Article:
JONATHAN FERRARA GALLERY is proud to announce Density, a new series of sewn constructions by artist ANITA COOKE. This will Cooke’s second solo exhibition at the gallery, with an artist reception Saturday, November 3rd, from 6-9 pm. The exhibition will run from October 31 thru November 28, 2012.
Cooke creates rich “sewn” constructions whose three dimensionality references her accomplished ceramics background. Layers upon layers of canvas painted and cut and sewn in a meticulous fashion, then rolled and bound together achieve a lush textural result that is part sculpture, part painting, part construction and part assemblage. Cooke takes three to four years to produce a body of work as each piece requires painstaking attention to detail, each one created on her “Auntie Genie’s” 1950’s Singer sewing machine.
Of her latest body of work, Cooke says:
I have always been visually attracted to and subsequently moved on an emotional level by mere multitudes of objects: stacks, layers, piled bundles, large groupings of objects, filled cubicles and compartments, rows of similar or dissimilar objects and repeated patterns. We experience this density everyday, as it is a fundamental quality of our daily American life. We have a lot- a lot of everything and there is much to see: dense forests, packed shelves and racks and boxes piled high in endless stores, huge bundles of recyclable materials, giant piles of trash, giant piles of giant hay bales in giant fields of crops, stacks and stacks of books and papers, crammed parking lots, attics packed with stuff, events with huge crowds of people, densely packed cities, and on and on. But it is the process- the energy, force, or living history that lies behind the creation of this dense field, whatever the specific objects may be, that attracts me and is what I am seeking to express in this body of work. My particular process is one of a rhythmic, repetitive tearing and sewing together of multiples of painted canvas strips that are then layered densely together to make thickly wrought bas-relief wall constructions.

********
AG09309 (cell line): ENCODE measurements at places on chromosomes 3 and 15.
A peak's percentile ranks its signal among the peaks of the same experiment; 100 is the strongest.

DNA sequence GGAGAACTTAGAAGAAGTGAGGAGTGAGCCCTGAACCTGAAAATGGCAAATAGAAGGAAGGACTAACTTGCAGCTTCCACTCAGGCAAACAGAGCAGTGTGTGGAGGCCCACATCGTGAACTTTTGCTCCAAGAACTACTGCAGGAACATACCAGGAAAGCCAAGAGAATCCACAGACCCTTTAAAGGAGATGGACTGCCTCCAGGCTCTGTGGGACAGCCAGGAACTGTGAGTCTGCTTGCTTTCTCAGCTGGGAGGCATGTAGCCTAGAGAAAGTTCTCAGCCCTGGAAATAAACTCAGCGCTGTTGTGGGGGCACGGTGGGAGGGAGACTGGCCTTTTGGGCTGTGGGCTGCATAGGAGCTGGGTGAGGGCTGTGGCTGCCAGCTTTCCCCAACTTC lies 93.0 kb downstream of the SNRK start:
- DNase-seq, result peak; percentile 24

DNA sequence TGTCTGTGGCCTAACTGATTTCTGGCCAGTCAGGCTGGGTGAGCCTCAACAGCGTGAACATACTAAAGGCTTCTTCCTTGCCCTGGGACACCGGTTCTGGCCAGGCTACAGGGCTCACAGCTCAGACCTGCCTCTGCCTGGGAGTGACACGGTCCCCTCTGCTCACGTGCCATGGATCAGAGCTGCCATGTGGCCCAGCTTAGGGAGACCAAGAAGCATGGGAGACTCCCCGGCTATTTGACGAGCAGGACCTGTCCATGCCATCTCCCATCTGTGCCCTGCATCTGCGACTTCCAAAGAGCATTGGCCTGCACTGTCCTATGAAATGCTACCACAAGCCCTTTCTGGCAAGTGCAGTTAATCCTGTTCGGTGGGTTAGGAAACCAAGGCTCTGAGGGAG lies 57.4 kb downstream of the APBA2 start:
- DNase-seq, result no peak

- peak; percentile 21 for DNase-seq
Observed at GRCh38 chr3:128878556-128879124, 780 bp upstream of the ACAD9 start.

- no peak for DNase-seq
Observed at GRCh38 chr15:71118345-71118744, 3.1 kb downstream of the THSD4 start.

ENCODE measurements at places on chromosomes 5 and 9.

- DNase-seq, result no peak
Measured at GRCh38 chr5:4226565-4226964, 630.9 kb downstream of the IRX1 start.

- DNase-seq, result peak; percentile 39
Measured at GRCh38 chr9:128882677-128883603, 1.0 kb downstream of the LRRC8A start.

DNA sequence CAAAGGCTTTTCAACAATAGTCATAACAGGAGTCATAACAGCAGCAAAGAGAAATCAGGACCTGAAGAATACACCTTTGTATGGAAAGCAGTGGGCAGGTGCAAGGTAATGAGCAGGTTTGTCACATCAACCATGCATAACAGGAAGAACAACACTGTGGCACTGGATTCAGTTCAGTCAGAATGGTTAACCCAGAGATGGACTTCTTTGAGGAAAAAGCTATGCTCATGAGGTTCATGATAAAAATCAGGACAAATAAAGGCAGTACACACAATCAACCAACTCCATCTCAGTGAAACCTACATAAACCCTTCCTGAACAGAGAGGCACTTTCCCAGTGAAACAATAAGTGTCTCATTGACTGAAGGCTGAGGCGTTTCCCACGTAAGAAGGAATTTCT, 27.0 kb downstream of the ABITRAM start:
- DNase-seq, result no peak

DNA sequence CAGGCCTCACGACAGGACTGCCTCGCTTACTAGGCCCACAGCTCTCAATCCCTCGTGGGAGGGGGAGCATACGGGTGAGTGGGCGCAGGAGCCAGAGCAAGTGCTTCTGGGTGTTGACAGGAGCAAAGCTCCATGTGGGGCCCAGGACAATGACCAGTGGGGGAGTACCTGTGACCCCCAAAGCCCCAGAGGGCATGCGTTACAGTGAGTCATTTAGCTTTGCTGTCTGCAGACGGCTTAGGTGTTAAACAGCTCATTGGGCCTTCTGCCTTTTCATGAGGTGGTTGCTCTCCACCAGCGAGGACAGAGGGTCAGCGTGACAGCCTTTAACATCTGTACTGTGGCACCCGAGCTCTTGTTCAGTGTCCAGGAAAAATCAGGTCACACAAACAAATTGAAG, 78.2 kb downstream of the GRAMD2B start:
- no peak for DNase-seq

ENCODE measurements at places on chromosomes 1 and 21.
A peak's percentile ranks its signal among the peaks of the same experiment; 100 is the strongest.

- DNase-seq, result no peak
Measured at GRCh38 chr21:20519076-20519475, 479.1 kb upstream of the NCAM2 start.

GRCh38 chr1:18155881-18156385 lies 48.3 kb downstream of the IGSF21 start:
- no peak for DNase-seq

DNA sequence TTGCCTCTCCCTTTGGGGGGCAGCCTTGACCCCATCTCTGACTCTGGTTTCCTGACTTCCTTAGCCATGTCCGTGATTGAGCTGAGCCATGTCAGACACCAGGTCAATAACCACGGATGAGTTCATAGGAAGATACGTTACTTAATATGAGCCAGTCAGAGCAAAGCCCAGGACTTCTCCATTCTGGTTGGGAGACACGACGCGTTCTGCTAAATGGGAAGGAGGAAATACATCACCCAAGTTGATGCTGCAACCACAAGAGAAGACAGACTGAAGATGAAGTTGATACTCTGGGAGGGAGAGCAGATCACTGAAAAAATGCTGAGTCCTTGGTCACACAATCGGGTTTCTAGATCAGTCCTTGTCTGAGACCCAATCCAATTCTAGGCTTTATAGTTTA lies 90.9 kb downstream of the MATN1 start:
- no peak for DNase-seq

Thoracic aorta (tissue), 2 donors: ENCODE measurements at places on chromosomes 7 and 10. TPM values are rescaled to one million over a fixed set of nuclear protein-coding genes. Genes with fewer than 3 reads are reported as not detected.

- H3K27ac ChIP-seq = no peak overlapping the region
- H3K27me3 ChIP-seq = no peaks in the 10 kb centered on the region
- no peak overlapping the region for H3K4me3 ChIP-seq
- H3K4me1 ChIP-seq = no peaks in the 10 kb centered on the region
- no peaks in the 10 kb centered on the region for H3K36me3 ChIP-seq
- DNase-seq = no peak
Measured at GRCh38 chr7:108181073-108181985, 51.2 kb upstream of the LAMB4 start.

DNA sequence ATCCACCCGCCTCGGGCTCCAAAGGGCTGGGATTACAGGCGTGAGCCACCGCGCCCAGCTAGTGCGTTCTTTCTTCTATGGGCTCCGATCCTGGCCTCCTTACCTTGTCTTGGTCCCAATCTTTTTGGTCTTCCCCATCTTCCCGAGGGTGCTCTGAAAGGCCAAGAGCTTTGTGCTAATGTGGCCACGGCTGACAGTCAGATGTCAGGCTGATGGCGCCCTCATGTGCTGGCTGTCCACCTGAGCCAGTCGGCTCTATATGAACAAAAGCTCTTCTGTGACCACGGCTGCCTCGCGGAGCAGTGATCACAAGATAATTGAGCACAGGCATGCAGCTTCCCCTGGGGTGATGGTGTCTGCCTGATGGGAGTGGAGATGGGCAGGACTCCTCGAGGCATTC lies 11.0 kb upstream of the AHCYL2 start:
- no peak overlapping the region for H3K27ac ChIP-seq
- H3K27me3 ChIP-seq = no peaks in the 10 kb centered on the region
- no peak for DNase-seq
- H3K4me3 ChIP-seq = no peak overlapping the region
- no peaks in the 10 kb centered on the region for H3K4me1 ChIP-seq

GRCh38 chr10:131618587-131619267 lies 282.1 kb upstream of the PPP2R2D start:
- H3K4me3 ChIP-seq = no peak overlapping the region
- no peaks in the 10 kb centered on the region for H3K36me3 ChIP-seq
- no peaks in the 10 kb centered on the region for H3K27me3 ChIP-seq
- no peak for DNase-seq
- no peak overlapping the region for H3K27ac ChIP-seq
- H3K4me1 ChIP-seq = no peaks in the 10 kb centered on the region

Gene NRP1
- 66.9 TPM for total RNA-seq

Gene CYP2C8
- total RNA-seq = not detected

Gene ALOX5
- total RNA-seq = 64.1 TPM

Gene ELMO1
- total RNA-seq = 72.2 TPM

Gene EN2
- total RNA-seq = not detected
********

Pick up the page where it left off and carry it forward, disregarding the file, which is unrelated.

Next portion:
These sewn constructions only obliquely reference any actual objects; the subject is the energy of the process itself- the acts of painting, disassembly, reassembly, layering, pinning, cutting, stitching, and compacting into a given space that is most visually evident. While primarily non-objective, most of the work does have some connection to an actual visual experience. For example, the idea for the composition of “Hidden Garden” came about from my experience of peering through the slits in walls or gates in New Orleans (especially the French Quarter) and discovering a courtyard or garden- a treasure that is hidden from street-view. In this piece the viewer, too, is asked to search for this ‘garden’. The composition for the five pieces titled “Textures of New Orleans”, with their narrow interior slits also came from this same experience, but the feel of each separate piece is meant to reference different aspects of New Orleans, from its weathered surfaces, its diversity and variety, to its joyous celebratory nature. “Turbulent Waters” is meant to reference both the turbulence within our lives and world and also, closer to home, the turbulence that water often brings to our lives directly.
ANITA COOKE has lived and worked as an artist and teacher in New Orleans since 1980. She received her BFA in Ceramics from Kent State University in Ohio in 1978 and her MFA in Ceramics and Sculpture at Tulane University in New Orleans in 1984. She has taught Ceramics at Tulane University, Loyola University of New Orleans, Stephen F. Austin State University in Texas, and at Western Michigan University. Cooke’s work is in numerous collections including a twenty-eight foot long ceramic mural, “Lightsounds”, on the campus of Western Michigan University. She is Louisiana Fellowship Award winner.